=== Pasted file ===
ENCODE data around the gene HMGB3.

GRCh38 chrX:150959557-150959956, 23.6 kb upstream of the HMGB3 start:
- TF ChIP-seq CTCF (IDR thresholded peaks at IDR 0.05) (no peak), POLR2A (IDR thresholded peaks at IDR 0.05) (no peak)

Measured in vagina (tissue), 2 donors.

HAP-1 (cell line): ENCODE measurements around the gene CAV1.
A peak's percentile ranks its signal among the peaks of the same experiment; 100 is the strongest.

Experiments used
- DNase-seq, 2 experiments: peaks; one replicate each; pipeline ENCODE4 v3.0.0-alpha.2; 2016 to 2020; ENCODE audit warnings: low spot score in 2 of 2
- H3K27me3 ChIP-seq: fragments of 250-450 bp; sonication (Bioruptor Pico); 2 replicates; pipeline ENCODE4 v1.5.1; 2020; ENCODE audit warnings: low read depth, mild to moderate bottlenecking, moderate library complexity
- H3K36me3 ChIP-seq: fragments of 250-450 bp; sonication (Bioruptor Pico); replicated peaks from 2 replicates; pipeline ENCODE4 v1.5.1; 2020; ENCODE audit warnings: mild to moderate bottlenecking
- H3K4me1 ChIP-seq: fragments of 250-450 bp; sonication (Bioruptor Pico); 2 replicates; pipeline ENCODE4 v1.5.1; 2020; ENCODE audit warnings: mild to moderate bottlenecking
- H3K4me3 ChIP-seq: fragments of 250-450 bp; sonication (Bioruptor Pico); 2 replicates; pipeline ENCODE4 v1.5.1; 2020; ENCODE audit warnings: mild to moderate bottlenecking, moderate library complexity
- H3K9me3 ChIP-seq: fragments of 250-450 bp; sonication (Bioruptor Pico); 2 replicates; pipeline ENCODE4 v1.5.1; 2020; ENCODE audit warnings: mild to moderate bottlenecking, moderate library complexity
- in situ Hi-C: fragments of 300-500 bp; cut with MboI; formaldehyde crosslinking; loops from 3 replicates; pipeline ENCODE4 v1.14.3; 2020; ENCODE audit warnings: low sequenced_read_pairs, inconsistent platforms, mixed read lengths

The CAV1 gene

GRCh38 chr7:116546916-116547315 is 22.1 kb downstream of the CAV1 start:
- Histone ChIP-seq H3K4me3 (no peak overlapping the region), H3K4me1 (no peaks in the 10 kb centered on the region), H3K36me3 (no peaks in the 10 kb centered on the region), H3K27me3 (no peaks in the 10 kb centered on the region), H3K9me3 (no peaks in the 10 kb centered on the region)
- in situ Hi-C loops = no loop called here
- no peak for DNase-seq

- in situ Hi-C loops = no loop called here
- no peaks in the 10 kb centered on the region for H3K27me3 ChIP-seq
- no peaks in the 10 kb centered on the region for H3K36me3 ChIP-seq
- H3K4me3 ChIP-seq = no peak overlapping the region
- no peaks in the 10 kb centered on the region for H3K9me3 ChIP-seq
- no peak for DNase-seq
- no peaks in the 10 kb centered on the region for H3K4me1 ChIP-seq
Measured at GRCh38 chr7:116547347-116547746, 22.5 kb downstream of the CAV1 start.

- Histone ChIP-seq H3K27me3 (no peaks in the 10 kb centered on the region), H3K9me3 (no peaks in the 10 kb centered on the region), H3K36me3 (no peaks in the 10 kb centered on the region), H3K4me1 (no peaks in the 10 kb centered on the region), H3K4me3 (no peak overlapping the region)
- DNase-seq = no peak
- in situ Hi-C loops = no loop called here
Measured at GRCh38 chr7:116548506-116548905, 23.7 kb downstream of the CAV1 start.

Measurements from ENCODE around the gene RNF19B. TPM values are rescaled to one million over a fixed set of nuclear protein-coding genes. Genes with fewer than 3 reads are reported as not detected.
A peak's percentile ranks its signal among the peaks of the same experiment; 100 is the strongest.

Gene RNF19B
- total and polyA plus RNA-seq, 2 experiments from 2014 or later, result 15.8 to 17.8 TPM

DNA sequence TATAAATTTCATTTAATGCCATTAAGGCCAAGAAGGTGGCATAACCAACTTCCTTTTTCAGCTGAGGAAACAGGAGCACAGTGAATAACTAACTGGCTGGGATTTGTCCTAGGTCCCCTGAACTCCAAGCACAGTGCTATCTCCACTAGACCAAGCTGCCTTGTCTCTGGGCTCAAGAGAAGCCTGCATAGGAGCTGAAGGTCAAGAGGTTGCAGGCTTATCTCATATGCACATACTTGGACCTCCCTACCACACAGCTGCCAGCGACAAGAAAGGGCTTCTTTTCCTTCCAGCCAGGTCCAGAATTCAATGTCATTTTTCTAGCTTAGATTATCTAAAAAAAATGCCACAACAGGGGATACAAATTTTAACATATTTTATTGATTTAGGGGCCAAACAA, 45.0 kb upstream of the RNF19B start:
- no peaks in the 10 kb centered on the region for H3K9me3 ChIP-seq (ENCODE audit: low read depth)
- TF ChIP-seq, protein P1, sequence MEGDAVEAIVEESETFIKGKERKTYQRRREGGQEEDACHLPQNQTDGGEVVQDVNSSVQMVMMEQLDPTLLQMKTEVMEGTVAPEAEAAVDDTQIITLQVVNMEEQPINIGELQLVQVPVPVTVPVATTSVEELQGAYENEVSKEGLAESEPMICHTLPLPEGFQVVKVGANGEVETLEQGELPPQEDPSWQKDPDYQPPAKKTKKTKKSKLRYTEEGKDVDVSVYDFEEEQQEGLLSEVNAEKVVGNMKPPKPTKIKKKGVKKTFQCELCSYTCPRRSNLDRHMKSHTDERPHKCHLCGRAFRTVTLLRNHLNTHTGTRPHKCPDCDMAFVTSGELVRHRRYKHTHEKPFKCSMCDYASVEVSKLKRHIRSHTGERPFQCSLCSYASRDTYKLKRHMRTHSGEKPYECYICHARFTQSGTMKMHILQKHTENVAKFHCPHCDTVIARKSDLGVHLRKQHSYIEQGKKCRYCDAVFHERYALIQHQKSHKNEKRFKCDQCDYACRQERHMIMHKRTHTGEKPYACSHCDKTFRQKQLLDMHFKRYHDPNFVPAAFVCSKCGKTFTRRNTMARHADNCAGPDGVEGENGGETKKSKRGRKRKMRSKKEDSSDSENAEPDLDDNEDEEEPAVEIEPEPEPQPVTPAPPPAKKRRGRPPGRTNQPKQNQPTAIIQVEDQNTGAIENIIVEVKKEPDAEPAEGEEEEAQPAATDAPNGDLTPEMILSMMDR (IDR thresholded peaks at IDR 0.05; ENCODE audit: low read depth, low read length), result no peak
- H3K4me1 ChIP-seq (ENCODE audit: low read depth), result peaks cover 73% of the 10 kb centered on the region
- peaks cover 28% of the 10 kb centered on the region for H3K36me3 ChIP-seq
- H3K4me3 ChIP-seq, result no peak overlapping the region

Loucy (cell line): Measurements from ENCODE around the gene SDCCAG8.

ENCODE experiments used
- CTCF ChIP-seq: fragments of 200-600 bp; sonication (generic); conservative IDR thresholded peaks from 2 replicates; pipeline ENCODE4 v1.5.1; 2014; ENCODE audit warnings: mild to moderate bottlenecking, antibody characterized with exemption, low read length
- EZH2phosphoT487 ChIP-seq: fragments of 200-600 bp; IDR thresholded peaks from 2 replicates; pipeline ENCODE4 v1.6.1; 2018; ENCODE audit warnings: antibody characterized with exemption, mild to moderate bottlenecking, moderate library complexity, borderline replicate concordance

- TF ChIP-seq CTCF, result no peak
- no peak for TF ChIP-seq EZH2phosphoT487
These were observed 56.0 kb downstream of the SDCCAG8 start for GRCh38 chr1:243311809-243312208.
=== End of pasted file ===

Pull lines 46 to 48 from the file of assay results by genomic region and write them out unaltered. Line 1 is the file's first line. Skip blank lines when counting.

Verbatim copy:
- TF ChIP-seq CTCF, result no peak
- no peak for TF ChIP-seq EZH2phosphoT487
These were observed 56.0 kb downstream of the SDCCAG8 start for GRCh38 chr1:243311809-243312208.